Young designer gives diseased trees new lease of life
31 May 2013
Wood otherwise bound for the bin is being put to good use as furniture
Wood from diseased trees that would otherwise go to waste is being put to good use by a designer from Brighton.
It may be ash trees making the headlines in recent times with the outbreak of ash dieback across the UK in 2012, but Dutch elm disease, which killed 25 million mature trees in Britain during the 1970s and 80s, is still having an impact today.
Recent 3D design graduate Sheldon Stansfield has been working with diseased elm wood for the past year, making unique pieces of furniture. She lives and works in Brighton, home to the national elm collection, the largest collection of elms in the UK, which currently stands at over 17,000 trees.
“The arboricultural service of Brighton & Hove City Council monitor trees very carefully to ensure that diseases don’t spread,” says Stansfield. “They do what they can to keep the disease at bay, like selectively pruning the trees when they spot signs of infection, but unfortunately they also have to be regularly felled.”
Once felled, the trees are sent to be burned or chipped. “It’s a huge waste of wood,” said Stansfield. “But it’s important that they do fell them – if it didn’t happen, the disease would spread and be more rife.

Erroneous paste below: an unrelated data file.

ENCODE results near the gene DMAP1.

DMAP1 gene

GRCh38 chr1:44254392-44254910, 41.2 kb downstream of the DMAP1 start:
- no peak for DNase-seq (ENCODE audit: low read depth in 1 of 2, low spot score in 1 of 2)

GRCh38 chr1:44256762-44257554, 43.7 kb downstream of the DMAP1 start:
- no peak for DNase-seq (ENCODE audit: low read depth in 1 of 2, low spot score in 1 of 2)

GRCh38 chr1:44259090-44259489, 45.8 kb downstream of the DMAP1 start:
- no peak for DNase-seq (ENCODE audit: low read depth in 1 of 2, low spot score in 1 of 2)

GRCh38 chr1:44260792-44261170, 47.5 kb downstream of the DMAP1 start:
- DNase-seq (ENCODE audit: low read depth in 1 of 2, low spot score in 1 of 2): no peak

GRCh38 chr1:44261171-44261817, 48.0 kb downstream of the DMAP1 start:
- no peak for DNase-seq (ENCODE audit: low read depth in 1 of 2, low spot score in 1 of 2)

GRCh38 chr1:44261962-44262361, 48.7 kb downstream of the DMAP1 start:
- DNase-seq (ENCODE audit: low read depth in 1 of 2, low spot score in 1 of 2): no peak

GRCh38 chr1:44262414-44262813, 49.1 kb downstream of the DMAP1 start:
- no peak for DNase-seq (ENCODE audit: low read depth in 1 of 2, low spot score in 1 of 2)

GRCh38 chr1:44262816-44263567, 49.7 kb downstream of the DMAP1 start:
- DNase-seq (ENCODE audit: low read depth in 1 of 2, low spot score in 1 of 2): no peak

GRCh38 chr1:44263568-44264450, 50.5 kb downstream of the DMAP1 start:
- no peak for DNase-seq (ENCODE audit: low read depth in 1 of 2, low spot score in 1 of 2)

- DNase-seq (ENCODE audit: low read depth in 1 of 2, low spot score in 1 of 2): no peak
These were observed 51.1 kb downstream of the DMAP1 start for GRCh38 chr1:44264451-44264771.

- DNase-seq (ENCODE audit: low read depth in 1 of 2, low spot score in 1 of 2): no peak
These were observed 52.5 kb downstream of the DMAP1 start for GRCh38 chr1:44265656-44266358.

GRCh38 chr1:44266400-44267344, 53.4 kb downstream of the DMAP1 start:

“Through researching this area I learned how the elm is going to waste and thought ‘Why not put it to good use?’. The UK imports a lot of wood and I’m trying to make people more aware that there’s an abundance of resources right on our doorstep.
“I’ve always been interested in native materials and industries and these are often really important in shaping the physical and cultural make-up of our land. However, lots of them are overlooked and because of that, they end up lacking value. My work is about the importance of being resourceful, using what is locally available and about appreciating and celebrating the natural resources that we have.”
Stansfield’s collection of diseased wood furniture, called Native Provenance, features a bench carved from a single trunk of an elm tree and a chair that has been scorched to represent the practice of burning diseased elms.
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